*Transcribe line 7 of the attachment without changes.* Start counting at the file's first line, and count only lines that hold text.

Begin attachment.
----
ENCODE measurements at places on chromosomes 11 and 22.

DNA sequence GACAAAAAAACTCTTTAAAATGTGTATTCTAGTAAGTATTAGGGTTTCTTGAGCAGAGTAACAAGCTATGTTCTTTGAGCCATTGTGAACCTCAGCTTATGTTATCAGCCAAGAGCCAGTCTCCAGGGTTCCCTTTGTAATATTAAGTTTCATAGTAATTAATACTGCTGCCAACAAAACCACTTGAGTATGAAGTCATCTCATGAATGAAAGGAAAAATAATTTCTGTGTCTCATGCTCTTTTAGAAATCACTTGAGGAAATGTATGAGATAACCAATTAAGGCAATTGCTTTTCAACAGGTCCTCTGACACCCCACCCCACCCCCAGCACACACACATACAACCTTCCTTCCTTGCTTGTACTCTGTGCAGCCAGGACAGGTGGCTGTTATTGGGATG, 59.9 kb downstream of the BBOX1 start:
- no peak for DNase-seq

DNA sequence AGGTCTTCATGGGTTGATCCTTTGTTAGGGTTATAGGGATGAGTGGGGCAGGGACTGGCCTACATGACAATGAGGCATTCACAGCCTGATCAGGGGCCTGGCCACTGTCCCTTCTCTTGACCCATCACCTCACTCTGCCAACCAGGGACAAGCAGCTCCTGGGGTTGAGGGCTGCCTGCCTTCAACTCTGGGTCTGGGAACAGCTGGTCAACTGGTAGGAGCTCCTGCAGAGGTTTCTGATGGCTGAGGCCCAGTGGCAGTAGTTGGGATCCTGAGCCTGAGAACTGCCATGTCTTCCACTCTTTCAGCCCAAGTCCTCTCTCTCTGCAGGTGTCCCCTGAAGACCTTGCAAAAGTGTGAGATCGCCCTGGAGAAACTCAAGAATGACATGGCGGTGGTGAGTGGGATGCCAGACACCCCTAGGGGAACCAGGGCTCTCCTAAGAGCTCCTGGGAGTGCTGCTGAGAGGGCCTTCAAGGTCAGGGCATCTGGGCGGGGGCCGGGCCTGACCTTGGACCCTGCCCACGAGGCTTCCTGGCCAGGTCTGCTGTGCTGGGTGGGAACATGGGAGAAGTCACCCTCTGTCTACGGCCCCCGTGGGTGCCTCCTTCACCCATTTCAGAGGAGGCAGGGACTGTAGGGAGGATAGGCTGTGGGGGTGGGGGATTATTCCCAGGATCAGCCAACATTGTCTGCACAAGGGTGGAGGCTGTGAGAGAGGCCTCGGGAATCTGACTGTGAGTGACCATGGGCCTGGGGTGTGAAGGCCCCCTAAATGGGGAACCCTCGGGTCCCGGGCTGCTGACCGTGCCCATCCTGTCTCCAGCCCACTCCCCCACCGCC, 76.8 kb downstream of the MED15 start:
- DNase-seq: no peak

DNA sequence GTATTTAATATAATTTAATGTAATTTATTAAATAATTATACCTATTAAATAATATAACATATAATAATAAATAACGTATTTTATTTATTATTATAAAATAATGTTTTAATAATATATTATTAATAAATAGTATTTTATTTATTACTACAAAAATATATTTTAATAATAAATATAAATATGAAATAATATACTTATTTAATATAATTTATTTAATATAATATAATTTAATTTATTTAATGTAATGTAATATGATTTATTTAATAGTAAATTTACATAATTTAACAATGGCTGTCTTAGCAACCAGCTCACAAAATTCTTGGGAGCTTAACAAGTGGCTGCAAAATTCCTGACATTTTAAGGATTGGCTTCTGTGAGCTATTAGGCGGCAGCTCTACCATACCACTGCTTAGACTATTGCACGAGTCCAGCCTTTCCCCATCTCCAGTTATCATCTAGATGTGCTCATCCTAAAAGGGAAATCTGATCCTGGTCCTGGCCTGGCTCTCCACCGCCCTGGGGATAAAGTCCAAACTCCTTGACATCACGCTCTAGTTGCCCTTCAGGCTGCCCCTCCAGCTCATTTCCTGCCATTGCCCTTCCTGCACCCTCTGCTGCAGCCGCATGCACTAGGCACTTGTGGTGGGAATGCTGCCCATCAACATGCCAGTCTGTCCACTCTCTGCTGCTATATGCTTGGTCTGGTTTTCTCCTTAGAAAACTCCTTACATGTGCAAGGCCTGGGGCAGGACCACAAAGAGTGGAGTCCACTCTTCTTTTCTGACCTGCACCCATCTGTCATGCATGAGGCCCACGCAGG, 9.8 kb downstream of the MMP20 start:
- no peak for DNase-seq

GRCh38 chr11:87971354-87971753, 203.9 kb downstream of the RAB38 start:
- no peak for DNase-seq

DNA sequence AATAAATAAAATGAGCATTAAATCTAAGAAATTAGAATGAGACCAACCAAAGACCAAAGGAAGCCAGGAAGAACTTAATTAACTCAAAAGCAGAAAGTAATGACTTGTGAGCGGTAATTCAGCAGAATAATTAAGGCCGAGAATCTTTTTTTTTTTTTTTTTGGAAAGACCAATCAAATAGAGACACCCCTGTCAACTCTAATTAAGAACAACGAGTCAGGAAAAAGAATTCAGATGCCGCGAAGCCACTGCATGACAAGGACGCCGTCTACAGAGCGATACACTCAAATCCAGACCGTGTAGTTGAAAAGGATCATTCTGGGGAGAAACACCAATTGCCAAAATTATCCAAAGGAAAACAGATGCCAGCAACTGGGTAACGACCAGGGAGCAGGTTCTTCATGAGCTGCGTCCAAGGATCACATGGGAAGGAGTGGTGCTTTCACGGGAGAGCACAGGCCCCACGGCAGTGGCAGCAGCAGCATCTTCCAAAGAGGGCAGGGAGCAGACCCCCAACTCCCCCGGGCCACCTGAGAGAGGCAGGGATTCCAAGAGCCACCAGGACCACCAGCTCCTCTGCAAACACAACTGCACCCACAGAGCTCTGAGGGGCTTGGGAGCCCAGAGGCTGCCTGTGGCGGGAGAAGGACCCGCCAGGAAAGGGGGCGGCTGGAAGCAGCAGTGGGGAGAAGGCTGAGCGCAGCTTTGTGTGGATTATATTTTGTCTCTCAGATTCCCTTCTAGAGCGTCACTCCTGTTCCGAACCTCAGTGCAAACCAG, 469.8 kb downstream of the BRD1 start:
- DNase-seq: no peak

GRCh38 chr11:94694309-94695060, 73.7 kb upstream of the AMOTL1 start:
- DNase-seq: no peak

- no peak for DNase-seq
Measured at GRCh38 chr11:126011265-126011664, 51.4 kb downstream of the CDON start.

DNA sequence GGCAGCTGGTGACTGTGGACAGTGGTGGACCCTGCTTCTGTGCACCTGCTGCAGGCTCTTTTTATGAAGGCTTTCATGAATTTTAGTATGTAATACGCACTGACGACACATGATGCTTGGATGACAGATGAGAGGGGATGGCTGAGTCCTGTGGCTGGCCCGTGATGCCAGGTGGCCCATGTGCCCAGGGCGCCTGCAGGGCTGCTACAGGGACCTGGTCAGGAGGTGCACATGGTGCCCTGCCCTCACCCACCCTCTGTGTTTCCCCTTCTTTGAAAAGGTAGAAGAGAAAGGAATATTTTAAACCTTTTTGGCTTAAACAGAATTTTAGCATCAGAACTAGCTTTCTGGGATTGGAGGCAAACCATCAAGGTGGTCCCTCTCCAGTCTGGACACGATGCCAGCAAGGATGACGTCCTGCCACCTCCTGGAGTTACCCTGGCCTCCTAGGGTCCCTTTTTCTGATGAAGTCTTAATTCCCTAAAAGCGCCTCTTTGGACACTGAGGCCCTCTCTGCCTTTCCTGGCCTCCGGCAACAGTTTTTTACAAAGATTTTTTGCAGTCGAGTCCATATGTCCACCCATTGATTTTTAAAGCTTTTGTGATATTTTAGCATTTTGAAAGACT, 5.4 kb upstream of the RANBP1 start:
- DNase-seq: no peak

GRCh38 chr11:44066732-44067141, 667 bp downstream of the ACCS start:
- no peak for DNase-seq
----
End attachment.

- no peak for DNase-seq